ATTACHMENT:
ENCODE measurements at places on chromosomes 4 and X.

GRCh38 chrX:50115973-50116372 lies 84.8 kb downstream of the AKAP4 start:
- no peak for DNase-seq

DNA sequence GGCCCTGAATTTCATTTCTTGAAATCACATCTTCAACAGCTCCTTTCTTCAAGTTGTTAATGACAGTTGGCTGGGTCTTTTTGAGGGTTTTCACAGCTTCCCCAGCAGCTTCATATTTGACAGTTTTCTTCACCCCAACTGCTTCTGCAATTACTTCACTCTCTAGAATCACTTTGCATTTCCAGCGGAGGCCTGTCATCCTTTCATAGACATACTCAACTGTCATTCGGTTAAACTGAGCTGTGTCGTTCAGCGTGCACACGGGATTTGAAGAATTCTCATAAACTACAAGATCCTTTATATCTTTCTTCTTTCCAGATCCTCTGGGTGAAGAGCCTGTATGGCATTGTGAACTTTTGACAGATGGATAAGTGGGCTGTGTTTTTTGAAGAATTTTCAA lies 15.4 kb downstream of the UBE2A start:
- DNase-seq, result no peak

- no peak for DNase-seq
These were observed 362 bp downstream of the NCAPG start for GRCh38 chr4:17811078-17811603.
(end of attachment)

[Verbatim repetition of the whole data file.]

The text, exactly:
ENCODE measurements at places on chromosomes 4 and X.

GRCh38 chrX:50115973-50116372 lies 84.8 kb downstream of the AKAP4 start:
- no peak for DNase-seq

DNA sequence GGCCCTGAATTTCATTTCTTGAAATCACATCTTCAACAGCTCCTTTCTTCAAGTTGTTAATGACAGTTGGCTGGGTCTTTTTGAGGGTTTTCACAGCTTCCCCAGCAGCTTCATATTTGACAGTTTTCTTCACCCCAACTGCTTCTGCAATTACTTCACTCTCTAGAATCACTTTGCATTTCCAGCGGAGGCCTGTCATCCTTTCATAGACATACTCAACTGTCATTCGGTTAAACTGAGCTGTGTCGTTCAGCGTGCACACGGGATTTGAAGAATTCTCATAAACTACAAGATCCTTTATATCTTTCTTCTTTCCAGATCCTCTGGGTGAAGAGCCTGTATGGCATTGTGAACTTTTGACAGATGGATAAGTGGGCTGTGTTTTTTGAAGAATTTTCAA lies 15.4 kb downstream of the UBE2A start:
- DNase-seq, result no peak

- no peak for DNase-seq
These were observed 362 bp downstream of the NCAPG start for GRCh38 chr4:17811078-17811603.